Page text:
Fiscal Impact

This entry was posted on Monday, April 18th, 2011.

SB11-149: Supplemental Appropriation Department of Public Health and Environment

CONCERNING A SUPPLEMENTAL APPROPRIATION TO THE DEPARTMENT OF PUBLIC HEALTH AND ENVIRONMENT

Status

03/09/2011 Governor Action – Signed

View the Official Bill

Sponsors

HODGE/GEROU

Summary

Supplemental appropriations are made to the department of public health and environment.

Fiscal Impact

This entry was posted on Monday, March 14th, 2011.

HB10-1018: Increased authority to regulate waste tires

BILL HB10-1018

Statutory Ref.:

CONCERNING INCREASED AUTHORITY TO REGULATE WASTE TIRES.

Sponsors: LOOPER & … / GIBBS

Transportation Legislation Review Committee. Current law gives several departments authority over fees collected upon the sale of new motor vehicle tires to deal with waste tires. The bill consolidates all such authority in the department of public health and environment (department) and adds requirements for fire prevention planning, registration, decals, and manifests for certain waste tire haulers and waste tire facilities. Section 1 of the bill ends the transfer of waste tire fees to the innovative higher education research authority program effective July 1, 2014. Section 2 repeals the department of local affairs’ administration of the waste tire cleanup fund. Sections 3 and 4 repeal the advanced technology fund and, effective July 1, 2011, end the transfer of waste tire fees to the recycling resources economic opportunity grant program. Section 5 repeals and reenacts, with amendments, the law that imposes the $1.50 waste tire fee, repeals the 3.33% vendors’ fee, and allocates the fee as follows:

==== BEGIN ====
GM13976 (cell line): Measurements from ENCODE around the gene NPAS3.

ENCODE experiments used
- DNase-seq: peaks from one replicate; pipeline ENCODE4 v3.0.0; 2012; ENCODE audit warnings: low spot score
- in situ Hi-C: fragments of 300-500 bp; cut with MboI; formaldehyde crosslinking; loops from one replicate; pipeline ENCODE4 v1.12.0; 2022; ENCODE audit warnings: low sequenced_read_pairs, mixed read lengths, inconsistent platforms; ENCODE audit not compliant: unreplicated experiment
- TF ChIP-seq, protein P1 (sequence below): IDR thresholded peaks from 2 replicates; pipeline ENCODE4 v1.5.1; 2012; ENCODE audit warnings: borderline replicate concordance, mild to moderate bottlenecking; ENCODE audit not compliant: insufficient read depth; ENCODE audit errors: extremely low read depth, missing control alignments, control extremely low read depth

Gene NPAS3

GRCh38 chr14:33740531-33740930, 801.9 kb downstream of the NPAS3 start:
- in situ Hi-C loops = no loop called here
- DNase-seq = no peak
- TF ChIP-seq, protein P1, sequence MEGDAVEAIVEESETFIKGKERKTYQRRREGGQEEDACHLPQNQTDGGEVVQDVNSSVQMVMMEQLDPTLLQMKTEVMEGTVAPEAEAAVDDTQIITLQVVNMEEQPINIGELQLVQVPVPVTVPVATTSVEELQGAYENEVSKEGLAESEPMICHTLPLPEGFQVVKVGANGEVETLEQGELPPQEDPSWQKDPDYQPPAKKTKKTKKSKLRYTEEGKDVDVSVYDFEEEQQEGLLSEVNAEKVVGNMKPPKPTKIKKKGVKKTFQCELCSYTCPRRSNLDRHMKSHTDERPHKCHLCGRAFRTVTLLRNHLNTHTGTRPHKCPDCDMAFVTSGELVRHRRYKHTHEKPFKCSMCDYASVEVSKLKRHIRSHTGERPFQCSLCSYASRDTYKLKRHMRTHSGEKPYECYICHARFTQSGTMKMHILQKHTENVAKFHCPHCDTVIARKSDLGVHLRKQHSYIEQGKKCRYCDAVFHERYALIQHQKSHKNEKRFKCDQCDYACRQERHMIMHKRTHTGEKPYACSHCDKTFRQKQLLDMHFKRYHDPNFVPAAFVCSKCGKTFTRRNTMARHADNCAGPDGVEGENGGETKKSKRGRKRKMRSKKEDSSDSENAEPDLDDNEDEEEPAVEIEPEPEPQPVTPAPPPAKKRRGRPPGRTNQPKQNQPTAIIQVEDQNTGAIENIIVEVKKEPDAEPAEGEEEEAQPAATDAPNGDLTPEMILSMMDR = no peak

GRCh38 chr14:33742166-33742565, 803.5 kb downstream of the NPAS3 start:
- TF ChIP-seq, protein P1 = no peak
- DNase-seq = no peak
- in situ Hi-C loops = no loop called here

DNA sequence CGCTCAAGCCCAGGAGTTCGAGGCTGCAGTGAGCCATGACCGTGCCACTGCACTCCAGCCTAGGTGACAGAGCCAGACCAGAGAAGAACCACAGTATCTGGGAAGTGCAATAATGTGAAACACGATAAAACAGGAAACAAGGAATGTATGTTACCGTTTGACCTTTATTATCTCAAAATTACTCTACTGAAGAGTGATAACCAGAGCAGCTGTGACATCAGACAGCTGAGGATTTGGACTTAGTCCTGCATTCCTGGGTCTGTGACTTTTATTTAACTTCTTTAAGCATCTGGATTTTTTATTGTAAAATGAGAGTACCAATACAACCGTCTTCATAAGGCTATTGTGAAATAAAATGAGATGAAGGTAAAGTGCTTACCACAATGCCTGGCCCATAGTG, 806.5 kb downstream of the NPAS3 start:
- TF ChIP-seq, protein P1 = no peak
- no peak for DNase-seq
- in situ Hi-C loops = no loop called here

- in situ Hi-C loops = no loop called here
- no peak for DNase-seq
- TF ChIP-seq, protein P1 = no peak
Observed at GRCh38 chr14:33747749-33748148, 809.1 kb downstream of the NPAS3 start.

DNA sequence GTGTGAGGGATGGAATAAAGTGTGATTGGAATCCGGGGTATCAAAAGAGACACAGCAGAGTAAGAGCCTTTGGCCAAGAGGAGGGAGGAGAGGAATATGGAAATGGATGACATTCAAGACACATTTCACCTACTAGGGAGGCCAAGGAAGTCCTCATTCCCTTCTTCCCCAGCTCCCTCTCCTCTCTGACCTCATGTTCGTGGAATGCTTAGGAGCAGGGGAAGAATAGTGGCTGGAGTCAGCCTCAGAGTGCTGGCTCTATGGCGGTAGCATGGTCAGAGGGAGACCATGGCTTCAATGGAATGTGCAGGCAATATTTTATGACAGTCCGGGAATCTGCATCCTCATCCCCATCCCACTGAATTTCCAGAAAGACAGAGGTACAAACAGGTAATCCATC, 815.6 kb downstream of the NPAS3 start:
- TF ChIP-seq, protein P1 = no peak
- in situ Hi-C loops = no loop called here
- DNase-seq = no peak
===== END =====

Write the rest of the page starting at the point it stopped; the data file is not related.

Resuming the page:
* Until July 1, 2014, 30.33% to the processors and end users fund and 6.67% to the innovative higher education research fund; after July 1, 2014, 37% to the processors and end users fund;
* 39.66% to the waste tire cleanup fund;
* 6.67% to the waste tire fire prevention fund until July 1, 2011, after which the allocation is increased to 8%;
* 16.67% to the recycling resources economic opportunity fund until July 1, 2011;
* After July 1, 2011, 6.67% to the waste tire market development fund; and
* After July 1, 2011, 8.67% to the law enforcement grant fund. Section 6 updates the law regarding the processors and end users fund. Section 7 recreates the waste tire cleanup fund, creates the waste tire fire prevention fund, and creates the waste tire market development fund. Sections 6 and 7 also increase the maximum reimbursements to processors and end users from $50 to $65 per ton of waste tires. Sections 8 and 9 update the law regarding waste tire haulers to require decals on hauling vehicles and the completion and retention of manifests. Section 9 also prohibits a person from hauling more than a quantity of waste tires in excess of a limit established by rule by the solid and hazardous waste commission (commission) unless the person is registered. Section 10 creates several new sections of law that:
* Specify requirements for decals and manifests;
* Require the registration of waste tire facilities;